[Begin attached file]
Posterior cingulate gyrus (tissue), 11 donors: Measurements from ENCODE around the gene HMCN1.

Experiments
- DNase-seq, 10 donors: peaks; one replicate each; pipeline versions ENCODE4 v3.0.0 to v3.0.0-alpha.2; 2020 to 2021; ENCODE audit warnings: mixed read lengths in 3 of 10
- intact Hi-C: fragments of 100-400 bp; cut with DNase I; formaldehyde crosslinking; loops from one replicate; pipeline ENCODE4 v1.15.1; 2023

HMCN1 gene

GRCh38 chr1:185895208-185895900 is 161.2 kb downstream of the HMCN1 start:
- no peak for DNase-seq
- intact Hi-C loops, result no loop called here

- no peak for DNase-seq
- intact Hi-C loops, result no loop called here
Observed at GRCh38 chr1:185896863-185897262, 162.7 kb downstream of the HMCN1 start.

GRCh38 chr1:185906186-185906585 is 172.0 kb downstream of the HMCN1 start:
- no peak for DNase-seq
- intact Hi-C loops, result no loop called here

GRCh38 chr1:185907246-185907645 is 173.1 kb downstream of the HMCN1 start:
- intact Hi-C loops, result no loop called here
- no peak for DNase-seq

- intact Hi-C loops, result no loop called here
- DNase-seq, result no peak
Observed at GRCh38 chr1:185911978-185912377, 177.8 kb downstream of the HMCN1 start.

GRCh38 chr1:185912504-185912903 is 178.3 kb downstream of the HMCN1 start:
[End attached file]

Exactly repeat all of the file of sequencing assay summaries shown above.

Posterior cingulate gyrus (tissue), 11 donors: Measurements from ENCODE around the gene HMCN1.

Experiments
- DNase-seq, 10 donors: peaks; one replicate each; pipeline versions ENCODE4 v3.0.0 to v3.0.0-alpha.2; 2020 to 2021; ENCODE audit warnings: mixed read lengths in 3 of 10
- intact Hi-C: fragments of 100-400 bp; cut with DNase I; formaldehyde crosslinking; loops from one replicate; pipeline ENCODE4 v1.15.1; 2023

HMCN1 gene

GRCh38 chr1:185895208-185895900 is 161.2 kb downstream of the HMCN1 start:
- no peak for DNase-seq
- intact Hi-C loops, result no loop called here

- no peak for DNase-seq
- intact Hi-C loops, result no loop called here
Observed at GRCh38 chr1:185896863-185897262, 162.7 kb downstream of the HMCN1 start.

GRCh38 chr1:185906186-185906585 is 172.0 kb downstream of the HMCN1 start:
- no peak for DNase-seq
- intact Hi-C loops, result no loop called here

GRCh38 chr1:185907246-185907645 is 173.1 kb downstream of the HMCN1 start:
- intact Hi-C loops, result no loop called here
- no peak for DNase-seq

- intact Hi-C loops, result no loop called here
- DNase-seq, result no peak
Observed at GRCh38 chr1:185911978-185912377, 177.8 kb downstream of the HMCN1 start.

GRCh38 chr1:185912504-185912903 is 178.3 kb downstream of the HMCN1 start: